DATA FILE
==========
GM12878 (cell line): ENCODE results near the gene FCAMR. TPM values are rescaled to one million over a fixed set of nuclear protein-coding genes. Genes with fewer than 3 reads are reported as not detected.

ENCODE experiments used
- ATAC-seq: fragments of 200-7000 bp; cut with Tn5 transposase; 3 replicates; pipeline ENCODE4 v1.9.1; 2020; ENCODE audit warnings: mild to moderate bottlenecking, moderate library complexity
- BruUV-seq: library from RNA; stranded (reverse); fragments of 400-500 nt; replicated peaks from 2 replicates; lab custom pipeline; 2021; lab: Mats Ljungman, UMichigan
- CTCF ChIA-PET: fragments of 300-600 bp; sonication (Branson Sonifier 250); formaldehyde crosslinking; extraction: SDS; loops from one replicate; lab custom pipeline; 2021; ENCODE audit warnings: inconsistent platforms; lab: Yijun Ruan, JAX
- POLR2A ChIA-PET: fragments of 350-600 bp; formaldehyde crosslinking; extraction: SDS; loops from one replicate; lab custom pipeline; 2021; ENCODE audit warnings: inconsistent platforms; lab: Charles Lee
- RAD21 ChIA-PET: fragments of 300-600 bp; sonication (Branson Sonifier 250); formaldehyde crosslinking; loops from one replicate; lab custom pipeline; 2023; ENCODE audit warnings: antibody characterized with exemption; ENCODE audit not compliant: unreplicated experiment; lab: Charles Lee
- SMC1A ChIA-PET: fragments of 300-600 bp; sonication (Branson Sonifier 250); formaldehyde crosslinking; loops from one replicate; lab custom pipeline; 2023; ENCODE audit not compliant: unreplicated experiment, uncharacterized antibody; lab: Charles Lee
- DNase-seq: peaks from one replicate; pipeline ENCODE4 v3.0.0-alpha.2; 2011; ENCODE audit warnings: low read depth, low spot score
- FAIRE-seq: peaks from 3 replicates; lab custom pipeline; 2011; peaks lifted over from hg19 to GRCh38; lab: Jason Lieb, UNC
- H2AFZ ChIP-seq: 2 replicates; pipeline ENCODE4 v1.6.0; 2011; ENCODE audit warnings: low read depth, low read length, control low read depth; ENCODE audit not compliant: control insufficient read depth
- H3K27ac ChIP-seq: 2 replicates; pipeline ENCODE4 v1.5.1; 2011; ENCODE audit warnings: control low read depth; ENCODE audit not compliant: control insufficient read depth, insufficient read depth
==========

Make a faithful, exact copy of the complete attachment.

GM12878 (cell line): ENCODE results near the gene FCAMR. TPM values are rescaled to one million over a fixed set of nuclear protein-coding genes. Genes with fewer than 3 reads are reported as not detected.

ENCODE experiments used
- ATAC-seq: fragments of 200-7000 bp; cut with Tn5 transposase; 3 replicates; pipeline ENCODE4 v1.9.1; 2020; ENCODE audit warnings: mild to moderate bottlenecking, moderate library complexity
- BruUV-seq: library from RNA; stranded (reverse); fragments of 400-500 nt; replicated peaks from 2 replicates; lab custom pipeline; 2021; lab: Mats Ljungman, UMichigan
- CTCF ChIA-PET: fragments of 300-600 bp; sonication (Branson Sonifier 250); formaldehyde crosslinking; extraction: SDS; loops from one replicate; lab custom pipeline; 2021; ENCODE audit warnings: inconsistent platforms; lab: Yijun Ruan, JAX
- POLR2A ChIA-PET: fragments of 350-600 bp; formaldehyde crosslinking; extraction: SDS; loops from one replicate; lab custom pipeline; 2021; ENCODE audit warnings: inconsistent platforms; lab: Charles Lee
- RAD21 ChIA-PET: fragments of 300-600 bp; sonication (Branson Sonifier 250); formaldehyde crosslinking; loops from one replicate; lab custom pipeline; 2023; ENCODE audit warnings: antibody characterized with exemption; ENCODE audit not compliant: unreplicated experiment; lab: Charles Lee
- SMC1A ChIA-PET: fragments of 300-600 bp; sonication (Branson Sonifier 250); formaldehyde crosslinking; loops from one replicate; lab custom pipeline; 2023; ENCODE audit not compliant: unreplicated experiment, uncharacterized antibody; lab: Charles Lee
- DNase-seq: peaks from one replicate; pipeline ENCODE4 v3.0.0-alpha.2; 2011; ENCODE audit warnings: low read depth, low spot score
- FAIRE-seq: peaks from 3 replicates; lab custom pipeline; 2011; peaks lifted over from hg19 to GRCh38; lab: Jason Lieb, UNC
- H2AFZ ChIP-seq: 2 replicates; pipeline ENCODE4 v1.6.0; 2011; ENCODE audit warnings: low read depth, low read length, control low read depth; ENCODE audit not compliant: control insufficient read depth
- H3K27ac ChIP-seq: 2 replicates; pipeline ENCODE4 v1.5.1; 2011; ENCODE audit warnings: control low read depth; ENCODE audit not compliant: control insufficient read depth, insufficient read depth